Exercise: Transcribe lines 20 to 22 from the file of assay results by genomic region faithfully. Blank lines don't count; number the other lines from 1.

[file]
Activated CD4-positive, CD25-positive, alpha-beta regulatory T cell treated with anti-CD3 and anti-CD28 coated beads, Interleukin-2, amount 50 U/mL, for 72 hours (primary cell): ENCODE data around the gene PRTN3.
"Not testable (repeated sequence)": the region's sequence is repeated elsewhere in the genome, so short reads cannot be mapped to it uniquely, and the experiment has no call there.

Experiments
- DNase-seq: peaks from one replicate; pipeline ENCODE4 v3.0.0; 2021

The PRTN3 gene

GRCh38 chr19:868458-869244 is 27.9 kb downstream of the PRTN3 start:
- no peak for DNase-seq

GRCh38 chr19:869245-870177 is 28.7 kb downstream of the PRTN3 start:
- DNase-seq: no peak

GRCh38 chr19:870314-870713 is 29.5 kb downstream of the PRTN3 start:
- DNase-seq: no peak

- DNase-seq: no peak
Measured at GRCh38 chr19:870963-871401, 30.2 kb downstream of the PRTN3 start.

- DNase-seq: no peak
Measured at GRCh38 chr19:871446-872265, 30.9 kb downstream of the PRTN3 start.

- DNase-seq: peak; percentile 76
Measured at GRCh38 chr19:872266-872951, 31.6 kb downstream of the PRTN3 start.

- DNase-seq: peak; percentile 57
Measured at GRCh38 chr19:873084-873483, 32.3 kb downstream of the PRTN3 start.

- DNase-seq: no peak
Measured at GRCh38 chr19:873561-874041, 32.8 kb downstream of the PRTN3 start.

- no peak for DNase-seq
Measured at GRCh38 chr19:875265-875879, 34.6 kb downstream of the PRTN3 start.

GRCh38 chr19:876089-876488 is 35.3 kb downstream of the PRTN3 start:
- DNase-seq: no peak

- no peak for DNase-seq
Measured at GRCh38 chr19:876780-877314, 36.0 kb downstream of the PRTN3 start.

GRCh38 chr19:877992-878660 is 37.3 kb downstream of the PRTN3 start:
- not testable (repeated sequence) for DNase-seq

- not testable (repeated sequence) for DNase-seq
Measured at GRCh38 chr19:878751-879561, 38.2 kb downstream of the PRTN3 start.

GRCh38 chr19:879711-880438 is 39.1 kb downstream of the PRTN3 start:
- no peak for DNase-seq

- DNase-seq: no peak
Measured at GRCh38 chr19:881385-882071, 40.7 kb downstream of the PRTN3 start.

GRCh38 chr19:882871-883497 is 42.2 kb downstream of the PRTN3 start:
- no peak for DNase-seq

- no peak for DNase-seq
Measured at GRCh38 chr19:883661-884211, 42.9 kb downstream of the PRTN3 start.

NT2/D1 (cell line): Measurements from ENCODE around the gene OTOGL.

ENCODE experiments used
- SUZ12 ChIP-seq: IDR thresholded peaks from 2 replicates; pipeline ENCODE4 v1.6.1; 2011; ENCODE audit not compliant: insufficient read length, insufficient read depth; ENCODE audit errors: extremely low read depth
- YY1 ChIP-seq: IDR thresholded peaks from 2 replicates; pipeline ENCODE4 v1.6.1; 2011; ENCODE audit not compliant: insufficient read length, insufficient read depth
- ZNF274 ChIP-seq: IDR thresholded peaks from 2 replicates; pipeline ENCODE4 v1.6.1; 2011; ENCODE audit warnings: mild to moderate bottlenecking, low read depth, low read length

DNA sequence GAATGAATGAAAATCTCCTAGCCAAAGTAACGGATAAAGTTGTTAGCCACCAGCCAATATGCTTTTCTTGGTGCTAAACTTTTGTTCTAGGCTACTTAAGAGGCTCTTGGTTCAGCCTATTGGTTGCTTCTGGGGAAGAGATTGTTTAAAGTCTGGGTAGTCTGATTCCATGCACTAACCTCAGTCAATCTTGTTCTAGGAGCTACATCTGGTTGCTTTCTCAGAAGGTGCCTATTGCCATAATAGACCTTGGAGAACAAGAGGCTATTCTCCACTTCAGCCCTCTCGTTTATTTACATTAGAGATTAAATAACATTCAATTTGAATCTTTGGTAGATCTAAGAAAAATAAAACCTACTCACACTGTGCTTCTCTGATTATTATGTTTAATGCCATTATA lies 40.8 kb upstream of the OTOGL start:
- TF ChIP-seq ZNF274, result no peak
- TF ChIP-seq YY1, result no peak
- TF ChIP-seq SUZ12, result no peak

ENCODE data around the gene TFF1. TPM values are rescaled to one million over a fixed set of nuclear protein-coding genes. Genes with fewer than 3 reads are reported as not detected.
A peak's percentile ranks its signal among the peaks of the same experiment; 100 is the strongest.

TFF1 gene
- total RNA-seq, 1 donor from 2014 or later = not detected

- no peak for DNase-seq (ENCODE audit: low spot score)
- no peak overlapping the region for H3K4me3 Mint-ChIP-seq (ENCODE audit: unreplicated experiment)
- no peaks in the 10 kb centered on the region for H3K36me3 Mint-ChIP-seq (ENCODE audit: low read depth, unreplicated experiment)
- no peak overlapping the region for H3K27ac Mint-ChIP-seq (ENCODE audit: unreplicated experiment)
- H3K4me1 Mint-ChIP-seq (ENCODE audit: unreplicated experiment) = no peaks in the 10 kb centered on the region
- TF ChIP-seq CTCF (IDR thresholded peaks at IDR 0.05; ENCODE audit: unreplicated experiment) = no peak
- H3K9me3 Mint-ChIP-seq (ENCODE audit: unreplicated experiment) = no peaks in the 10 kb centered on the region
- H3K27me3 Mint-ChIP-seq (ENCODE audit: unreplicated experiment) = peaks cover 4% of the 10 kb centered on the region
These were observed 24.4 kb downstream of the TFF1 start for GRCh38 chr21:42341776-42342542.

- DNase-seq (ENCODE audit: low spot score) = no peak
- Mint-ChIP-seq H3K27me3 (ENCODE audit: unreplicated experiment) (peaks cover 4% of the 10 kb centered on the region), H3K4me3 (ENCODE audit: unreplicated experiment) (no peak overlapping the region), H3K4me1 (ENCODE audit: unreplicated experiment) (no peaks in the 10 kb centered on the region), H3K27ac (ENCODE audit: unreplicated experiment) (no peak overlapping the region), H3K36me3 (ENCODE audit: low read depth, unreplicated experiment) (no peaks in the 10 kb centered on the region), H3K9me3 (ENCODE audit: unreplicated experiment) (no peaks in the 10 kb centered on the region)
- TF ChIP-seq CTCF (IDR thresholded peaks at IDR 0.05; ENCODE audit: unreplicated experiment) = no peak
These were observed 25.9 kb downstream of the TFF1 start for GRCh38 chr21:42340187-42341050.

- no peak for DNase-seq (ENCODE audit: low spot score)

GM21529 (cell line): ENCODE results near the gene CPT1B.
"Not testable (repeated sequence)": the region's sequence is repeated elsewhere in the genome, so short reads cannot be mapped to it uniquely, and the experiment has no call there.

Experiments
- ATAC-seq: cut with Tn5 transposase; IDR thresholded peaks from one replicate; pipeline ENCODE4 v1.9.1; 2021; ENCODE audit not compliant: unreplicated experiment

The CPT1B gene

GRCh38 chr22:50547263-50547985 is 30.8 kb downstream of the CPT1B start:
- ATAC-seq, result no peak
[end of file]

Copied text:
- DNase-seq: no peak
Measured at GRCh38 chr19:873561-874041, 32.8 kb downstream of the PRTN3 start.

- no peak for DNase-seq